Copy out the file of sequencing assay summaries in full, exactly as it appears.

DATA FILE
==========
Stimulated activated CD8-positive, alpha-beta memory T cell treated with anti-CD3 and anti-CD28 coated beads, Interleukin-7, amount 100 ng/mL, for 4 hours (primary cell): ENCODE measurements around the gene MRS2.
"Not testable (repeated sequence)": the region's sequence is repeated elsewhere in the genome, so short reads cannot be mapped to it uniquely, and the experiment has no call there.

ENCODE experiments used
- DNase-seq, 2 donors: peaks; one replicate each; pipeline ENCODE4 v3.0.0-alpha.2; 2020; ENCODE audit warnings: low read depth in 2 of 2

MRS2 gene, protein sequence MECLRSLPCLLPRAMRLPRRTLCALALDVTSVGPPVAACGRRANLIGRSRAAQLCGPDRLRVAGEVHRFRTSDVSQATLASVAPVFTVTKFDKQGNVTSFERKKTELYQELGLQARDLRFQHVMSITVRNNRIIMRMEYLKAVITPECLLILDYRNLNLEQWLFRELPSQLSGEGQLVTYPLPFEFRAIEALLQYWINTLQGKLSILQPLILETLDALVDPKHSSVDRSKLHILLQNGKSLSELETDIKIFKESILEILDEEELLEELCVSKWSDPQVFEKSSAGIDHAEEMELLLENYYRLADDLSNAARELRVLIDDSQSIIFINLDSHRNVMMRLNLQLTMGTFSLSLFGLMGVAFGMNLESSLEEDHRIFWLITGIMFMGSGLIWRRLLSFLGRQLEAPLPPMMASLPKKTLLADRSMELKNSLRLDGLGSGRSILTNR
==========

Stimulated activated CD8-positive, alpha-beta memory T cell treated with anti-CD3 and anti-CD28 coated beads, Interleukin-7, amount 100 ng/mL, for 4 hours (primary cell): ENCODE measurements around the gene MRS2.
"Not testable (repeated sequence)": the region's sequence is repeated elsewhere in the genome, so short reads cannot be mapped to it uniquely, and the experiment has no call there.

ENCODE experiments used
- DNase-seq, 2 donors: peaks; one replicate each; pipeline ENCODE4 v3.0.0-alpha.2; 2020; ENCODE audit warnings: low read depth in 2 of 2

MRS2 gene, protein sequence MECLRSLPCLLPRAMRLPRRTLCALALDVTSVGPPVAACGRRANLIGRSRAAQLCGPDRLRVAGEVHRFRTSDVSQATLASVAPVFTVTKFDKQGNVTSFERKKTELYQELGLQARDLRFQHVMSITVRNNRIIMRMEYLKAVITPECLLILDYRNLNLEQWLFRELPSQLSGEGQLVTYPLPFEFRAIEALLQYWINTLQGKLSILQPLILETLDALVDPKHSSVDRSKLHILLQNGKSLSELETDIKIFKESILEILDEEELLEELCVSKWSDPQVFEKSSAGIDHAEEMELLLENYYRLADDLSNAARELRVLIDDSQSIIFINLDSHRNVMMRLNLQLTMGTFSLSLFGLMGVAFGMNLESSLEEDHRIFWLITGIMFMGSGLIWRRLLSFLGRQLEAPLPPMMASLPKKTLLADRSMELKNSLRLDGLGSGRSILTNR